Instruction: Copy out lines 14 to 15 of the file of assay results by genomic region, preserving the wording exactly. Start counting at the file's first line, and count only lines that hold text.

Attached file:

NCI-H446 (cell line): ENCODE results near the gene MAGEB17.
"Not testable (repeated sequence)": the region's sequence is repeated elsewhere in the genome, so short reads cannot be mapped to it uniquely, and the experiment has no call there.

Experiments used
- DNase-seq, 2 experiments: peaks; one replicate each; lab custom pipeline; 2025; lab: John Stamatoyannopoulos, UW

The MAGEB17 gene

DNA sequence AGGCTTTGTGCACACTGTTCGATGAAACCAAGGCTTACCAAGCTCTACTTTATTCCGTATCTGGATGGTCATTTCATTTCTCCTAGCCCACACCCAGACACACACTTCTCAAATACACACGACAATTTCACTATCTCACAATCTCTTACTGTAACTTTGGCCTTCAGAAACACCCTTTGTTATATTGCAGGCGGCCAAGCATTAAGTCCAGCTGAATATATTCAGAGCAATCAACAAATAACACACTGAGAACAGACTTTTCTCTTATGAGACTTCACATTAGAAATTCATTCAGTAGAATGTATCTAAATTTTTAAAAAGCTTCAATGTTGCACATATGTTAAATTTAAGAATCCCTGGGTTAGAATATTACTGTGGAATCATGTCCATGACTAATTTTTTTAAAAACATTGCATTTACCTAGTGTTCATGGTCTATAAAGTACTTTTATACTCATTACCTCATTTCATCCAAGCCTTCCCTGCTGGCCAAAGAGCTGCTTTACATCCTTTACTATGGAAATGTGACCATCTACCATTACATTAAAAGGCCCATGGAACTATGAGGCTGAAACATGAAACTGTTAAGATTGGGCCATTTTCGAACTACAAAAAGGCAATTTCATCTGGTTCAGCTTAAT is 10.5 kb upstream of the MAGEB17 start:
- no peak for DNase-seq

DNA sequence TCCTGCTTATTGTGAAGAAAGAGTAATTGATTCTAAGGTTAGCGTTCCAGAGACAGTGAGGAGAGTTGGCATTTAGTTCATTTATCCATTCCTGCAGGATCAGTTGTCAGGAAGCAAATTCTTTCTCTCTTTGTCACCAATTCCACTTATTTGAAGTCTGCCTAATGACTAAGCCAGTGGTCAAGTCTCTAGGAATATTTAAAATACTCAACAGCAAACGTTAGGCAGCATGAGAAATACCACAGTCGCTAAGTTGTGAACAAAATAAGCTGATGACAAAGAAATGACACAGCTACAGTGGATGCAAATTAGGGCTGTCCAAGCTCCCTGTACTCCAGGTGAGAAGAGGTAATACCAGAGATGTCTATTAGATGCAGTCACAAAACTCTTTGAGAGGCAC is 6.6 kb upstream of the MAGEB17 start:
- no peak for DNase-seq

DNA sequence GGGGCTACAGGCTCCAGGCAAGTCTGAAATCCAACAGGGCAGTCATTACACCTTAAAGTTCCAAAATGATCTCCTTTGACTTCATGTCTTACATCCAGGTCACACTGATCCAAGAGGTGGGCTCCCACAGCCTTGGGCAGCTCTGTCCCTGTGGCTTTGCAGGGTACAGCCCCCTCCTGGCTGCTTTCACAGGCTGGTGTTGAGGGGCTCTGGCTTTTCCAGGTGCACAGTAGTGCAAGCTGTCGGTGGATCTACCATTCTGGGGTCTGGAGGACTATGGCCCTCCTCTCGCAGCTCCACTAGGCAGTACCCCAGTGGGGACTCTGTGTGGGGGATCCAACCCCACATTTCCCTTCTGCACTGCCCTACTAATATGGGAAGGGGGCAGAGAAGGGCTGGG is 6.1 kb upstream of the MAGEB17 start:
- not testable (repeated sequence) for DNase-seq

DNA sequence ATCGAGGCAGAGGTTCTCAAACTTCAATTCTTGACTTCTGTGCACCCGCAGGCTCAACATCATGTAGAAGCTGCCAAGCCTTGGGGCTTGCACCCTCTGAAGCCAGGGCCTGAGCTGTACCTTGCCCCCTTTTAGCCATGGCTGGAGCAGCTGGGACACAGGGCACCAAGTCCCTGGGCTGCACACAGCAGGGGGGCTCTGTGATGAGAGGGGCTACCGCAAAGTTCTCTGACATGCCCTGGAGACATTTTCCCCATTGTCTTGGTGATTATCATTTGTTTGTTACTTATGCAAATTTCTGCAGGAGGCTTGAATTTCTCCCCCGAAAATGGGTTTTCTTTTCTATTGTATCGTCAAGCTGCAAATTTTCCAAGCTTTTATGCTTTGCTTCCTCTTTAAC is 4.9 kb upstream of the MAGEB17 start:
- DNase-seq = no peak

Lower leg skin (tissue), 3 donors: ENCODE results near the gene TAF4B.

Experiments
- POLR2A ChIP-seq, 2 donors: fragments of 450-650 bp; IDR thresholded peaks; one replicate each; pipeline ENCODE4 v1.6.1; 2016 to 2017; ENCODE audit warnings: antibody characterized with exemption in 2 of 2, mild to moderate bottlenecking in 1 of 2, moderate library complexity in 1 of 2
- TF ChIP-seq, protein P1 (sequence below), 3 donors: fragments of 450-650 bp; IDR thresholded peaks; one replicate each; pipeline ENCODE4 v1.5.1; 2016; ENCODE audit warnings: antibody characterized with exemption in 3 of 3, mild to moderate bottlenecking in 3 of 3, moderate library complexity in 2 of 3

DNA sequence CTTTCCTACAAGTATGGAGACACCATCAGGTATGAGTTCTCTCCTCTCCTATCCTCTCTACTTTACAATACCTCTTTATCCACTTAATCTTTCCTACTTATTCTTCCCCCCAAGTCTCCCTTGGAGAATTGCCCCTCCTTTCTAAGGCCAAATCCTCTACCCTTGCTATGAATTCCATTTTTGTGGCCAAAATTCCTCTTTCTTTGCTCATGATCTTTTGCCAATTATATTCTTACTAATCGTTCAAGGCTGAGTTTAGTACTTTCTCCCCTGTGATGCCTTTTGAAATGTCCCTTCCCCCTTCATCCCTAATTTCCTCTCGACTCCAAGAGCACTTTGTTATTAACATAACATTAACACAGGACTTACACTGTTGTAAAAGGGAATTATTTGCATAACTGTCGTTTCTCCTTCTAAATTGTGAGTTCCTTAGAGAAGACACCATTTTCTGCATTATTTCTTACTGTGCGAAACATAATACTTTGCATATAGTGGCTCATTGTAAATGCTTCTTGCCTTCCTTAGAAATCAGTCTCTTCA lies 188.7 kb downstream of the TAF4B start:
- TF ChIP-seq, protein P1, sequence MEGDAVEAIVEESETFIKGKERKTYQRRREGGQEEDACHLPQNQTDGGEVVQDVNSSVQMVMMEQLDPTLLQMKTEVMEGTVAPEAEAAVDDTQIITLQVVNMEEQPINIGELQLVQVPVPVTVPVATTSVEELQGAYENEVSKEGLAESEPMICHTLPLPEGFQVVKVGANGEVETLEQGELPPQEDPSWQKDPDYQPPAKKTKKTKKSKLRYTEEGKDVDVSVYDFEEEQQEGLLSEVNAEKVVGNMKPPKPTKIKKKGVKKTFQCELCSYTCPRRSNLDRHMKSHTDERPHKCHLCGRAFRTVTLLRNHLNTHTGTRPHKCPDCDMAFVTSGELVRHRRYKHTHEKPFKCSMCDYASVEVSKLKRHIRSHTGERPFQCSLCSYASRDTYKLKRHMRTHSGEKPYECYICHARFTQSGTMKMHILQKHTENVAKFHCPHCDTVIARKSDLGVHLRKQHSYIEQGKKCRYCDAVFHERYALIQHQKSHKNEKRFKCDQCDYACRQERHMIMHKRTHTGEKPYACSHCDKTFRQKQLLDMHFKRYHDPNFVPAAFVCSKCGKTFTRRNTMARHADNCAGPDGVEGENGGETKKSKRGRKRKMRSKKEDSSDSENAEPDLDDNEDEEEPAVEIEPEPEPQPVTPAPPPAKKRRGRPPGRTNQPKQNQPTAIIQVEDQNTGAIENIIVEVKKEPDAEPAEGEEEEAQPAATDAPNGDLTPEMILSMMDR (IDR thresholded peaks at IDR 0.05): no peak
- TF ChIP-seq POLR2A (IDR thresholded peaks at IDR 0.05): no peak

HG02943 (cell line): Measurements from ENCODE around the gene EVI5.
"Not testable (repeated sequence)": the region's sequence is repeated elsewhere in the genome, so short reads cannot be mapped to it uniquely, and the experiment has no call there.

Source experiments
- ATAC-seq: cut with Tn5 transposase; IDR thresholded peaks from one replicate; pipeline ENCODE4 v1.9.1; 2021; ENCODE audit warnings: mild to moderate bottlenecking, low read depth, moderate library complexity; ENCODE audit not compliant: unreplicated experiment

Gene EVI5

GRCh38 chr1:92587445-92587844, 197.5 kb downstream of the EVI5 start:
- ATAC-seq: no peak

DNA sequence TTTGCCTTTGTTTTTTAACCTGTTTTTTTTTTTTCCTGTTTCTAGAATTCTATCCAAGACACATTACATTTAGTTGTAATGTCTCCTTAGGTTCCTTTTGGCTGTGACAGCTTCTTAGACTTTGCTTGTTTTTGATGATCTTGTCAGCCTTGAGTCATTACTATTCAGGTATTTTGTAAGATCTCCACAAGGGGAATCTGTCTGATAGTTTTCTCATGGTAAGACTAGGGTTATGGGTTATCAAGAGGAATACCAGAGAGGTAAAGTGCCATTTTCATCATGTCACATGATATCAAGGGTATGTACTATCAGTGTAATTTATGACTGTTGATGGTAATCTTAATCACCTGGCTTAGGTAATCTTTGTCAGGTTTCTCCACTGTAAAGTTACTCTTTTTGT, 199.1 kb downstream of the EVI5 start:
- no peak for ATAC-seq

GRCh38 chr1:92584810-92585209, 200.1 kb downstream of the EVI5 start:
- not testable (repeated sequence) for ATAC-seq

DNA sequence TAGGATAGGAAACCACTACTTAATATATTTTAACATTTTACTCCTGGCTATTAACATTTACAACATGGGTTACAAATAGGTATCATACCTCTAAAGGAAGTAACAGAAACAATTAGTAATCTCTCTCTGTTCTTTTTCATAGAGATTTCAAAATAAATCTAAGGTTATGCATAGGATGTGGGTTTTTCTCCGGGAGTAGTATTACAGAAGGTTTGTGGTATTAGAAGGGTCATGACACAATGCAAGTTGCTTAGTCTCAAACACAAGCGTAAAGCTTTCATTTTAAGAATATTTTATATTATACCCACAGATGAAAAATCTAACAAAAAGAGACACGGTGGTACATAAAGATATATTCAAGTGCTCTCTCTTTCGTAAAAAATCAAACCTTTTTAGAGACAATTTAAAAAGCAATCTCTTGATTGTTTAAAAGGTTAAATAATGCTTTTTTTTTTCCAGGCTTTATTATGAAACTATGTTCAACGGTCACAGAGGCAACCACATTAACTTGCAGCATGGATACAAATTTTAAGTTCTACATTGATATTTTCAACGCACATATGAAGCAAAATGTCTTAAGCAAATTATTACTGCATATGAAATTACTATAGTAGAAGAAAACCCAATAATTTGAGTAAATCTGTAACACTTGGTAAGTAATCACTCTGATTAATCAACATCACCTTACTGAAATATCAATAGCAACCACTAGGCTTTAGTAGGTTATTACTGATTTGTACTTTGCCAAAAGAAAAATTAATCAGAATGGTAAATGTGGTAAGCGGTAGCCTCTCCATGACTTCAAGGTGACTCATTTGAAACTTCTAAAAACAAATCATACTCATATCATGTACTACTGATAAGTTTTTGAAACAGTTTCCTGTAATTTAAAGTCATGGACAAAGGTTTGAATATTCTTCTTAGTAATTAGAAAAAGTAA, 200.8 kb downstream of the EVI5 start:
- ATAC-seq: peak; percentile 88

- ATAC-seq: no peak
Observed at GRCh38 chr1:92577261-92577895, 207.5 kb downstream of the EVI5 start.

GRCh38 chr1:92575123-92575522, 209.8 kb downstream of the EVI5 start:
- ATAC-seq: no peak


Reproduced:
Lower leg skin (tissue), 3 donors: ENCODE results near the gene TAF4B.

Experiments